Does "new" matter to your customers? If your product line is like Elise's, probably yes. Yes, too, if you sell fashion merchandise. And yes when your customers get a lot of your mailings. A fresh catalog featuring new products on pages 2 and 3 is a good way to get customers to say, "I'll look at this," instead of heading for the trash can.
No Products Whatsoever
If the first spread is such a revenue-producing spot for new or best-selling products, why do some catalogs show no products there?
George's company had developed a unique product line, but as his catalog gained prominence, cheap knock-off catalogs appeared, cutting into his sales. But George's products truly were better than the knockoffs. Better materials, more benefit-laden features, hand-crafted quality. His service was better, too. He wanted to tell that story.
He told it on pages 2 and 3 — and it worked. It beat the control every time. The story version of his catalog became the control that was mailed to prospects, lapsed customers and at least once a year to loyal customers just to keep in touch.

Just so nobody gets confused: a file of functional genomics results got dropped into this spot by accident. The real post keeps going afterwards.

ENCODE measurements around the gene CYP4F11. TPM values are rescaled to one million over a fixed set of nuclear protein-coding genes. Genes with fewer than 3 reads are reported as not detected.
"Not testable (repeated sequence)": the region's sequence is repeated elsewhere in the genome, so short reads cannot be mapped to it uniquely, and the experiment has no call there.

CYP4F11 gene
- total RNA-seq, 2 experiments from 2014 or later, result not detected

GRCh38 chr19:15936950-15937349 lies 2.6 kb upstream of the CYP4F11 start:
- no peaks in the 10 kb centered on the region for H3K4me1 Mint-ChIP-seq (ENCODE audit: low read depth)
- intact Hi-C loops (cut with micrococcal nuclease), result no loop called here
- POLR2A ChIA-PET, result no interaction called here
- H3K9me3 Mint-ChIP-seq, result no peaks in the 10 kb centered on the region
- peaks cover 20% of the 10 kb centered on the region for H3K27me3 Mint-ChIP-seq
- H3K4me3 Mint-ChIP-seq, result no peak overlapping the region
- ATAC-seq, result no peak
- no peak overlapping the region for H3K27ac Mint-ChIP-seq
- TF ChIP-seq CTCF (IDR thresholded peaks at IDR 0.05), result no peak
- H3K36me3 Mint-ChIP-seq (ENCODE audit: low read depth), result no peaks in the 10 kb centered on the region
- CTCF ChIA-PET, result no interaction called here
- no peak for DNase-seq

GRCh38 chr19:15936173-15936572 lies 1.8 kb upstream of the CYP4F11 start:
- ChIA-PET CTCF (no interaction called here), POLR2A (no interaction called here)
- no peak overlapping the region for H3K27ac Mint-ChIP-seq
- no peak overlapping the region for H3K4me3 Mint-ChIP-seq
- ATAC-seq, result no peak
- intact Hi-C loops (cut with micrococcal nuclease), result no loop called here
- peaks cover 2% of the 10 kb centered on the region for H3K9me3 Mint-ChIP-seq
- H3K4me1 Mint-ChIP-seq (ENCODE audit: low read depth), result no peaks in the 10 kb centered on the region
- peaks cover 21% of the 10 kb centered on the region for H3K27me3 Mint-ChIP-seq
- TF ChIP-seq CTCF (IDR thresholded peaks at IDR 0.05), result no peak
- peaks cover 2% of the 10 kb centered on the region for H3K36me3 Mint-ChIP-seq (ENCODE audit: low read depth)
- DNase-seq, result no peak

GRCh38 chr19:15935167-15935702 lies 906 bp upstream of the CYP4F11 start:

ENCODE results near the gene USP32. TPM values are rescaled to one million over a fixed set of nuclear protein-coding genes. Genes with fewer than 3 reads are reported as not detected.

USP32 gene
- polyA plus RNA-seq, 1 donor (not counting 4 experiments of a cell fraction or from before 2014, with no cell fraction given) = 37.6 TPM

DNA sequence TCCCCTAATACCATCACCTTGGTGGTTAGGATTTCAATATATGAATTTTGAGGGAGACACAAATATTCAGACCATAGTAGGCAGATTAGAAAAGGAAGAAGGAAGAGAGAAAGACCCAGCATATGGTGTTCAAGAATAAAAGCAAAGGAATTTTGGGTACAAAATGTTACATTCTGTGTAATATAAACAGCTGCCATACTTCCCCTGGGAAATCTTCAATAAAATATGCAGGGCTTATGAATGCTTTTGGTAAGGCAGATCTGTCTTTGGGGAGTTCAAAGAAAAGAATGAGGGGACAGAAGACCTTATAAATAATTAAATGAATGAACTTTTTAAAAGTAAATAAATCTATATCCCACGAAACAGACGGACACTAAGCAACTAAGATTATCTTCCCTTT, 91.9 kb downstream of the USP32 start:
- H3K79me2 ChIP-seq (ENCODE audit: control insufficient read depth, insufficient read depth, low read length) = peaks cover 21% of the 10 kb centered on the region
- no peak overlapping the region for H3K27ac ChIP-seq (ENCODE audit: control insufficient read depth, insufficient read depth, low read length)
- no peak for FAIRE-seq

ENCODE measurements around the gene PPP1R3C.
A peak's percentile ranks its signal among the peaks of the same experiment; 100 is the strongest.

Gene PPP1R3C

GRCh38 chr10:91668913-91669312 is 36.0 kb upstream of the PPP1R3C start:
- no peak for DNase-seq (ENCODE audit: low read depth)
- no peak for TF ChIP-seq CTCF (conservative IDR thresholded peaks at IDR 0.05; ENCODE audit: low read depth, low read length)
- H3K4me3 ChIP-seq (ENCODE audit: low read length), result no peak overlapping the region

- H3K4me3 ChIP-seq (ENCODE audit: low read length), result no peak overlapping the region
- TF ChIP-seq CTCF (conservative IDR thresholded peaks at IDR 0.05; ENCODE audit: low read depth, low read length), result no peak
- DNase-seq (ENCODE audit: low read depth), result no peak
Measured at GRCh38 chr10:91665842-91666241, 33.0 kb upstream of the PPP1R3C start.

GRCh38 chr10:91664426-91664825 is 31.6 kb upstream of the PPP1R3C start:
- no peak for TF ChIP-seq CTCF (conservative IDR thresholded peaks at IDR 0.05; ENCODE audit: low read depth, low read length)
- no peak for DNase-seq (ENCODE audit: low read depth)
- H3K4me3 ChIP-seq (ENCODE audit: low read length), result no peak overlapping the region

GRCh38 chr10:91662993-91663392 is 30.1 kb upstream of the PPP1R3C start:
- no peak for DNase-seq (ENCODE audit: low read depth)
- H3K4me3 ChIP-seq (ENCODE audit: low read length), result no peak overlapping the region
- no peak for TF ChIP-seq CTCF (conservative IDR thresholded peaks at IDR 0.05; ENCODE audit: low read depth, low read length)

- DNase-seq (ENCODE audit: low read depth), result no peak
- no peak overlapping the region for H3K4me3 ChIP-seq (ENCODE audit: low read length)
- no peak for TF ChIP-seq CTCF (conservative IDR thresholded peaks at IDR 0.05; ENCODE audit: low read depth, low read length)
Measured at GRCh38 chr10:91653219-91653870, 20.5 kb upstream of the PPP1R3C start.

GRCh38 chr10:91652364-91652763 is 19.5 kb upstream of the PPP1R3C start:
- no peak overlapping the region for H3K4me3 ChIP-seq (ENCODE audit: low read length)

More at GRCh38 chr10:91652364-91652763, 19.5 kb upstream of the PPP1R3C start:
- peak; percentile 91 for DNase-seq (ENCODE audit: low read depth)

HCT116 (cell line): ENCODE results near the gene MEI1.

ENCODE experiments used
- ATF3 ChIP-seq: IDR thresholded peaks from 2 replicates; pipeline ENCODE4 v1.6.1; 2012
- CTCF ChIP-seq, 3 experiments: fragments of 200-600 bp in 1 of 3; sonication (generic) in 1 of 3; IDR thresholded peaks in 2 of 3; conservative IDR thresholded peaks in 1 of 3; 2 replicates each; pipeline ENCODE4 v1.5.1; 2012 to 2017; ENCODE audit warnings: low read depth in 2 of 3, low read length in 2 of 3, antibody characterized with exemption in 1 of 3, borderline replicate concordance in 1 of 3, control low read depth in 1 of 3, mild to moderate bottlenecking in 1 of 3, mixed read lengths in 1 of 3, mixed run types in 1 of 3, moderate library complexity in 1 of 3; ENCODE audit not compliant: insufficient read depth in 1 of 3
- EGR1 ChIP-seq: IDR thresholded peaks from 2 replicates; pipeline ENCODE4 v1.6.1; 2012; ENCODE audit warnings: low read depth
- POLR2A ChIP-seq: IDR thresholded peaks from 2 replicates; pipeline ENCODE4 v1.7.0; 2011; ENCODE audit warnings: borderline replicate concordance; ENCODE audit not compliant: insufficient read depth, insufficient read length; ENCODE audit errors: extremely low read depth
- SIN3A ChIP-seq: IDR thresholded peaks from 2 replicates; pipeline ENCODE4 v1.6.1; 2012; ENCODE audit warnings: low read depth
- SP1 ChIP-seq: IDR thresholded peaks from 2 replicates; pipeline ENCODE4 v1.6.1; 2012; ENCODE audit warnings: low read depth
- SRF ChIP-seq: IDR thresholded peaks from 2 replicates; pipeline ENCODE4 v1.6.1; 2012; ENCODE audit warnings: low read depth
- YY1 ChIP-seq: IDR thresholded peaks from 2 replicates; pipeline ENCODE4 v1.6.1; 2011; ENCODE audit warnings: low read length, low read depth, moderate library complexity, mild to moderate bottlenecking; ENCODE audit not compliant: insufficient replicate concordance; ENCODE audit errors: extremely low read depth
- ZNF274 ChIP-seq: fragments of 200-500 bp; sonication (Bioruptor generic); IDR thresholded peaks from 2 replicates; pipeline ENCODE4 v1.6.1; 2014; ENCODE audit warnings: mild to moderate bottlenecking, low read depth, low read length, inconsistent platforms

George had a sales-increasing story to tell. Do you? Maybe you've just switched all standard shipping to second day. Or all your products are organic, or you've lowered prices. When you have an important story to tell, one that may make customers say, "Wow, I should order," put it on pages 2 and 3.
Form or Function?
What's the best way to organize products on your inside pages? Is it by function (e.g., bathroom items together), or like Elise's catalog, all the Renaissance-style products regardless of function?
Chris was the marketing manager for a uniform catalog. Taking the lead from fashion catalogs, he repaginated by outfits. Every product presentation would now show a jacket with a coordinating top, pants and shoes. The hope was to increase average order sizes.
The result? Lower sales and gripes from customers. "I'm confused." "I can't find the shoes I usually order." "Can't you put all the lab coats in one place so I can compare?" His customers shopped by function, and needed to see the products in functional (not fashion) groupings. When Chris repaginated by function, sales shot back up.